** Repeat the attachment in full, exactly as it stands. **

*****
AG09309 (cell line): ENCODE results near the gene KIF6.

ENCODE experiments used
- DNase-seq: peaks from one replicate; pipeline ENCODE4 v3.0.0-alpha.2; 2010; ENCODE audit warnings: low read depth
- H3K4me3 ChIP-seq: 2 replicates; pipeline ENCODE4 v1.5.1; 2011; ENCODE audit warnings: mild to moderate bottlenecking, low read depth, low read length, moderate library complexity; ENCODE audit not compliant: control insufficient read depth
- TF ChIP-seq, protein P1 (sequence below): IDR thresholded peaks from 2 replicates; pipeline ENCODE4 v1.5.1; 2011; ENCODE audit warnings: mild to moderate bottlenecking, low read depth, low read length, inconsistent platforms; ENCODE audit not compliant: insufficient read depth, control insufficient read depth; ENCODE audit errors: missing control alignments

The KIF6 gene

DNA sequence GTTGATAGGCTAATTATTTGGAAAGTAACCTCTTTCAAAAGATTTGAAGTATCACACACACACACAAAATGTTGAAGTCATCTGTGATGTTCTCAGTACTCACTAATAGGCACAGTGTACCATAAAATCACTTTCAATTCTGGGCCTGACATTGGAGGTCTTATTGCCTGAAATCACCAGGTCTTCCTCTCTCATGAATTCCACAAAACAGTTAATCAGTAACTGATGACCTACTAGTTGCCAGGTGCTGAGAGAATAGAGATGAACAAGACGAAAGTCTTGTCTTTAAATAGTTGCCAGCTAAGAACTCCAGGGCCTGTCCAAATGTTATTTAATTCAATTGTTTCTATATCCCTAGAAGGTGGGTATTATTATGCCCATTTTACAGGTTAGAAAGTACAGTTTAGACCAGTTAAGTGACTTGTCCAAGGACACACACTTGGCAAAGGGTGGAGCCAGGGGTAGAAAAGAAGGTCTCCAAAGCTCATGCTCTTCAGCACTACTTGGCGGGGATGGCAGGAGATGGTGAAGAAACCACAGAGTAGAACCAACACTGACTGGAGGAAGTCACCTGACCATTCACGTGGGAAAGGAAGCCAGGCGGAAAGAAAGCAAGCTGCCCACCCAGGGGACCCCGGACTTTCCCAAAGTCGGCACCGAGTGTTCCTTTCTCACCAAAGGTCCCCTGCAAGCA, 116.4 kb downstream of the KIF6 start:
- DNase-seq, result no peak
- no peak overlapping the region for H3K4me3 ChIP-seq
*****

AG09309 (cell line): ENCODE results near the gene KIF6.

ENCODE experiments used
- DNase-seq: peaks from one replicate; pipeline ENCODE4 v3.0.0-alpha.2; 2010; ENCODE audit warnings: low read depth
- H3K4me3 ChIP-seq: 2 replicates; pipeline ENCODE4 v1.5.1; 2011; ENCODE audit warnings: mild to moderate bottlenecking, low read depth, low read length, moderate library complexity; ENCODE audit not compliant: control insufficient read depth
- TF ChIP-seq, protein P1 (sequence below): IDR thresholded peaks from 2 replicates; pipeline ENCODE4 v1.5.1; 2011; ENCODE audit warnings: mild to moderate bottlenecking, low read depth, low read length, inconsistent platforms; ENCODE audit not compliant: insufficient read depth, control insufficient read depth; ENCODE audit errors: missing control alignments

The KIF6 gene

DNA sequence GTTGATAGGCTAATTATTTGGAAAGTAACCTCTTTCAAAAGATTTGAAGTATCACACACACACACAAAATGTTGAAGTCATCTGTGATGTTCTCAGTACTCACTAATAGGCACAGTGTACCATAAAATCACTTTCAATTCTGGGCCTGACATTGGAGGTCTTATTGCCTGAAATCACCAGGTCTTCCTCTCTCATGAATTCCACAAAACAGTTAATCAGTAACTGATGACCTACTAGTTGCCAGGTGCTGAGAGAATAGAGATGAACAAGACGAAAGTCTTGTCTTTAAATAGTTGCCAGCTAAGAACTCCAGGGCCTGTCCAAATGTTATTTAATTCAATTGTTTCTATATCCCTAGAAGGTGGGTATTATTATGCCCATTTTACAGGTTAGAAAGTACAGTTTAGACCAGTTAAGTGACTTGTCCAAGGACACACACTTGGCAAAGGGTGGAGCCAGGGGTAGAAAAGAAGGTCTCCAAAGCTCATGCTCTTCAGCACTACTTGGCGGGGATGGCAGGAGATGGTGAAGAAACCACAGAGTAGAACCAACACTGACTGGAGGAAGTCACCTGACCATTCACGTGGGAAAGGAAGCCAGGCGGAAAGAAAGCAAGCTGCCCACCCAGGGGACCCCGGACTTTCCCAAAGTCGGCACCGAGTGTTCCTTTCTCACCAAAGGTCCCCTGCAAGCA, 116.4 kb downstream of the KIF6 start:
- DNase-seq, result no peak
- no peak overlapping the region for H3K4me3 ChIP-seq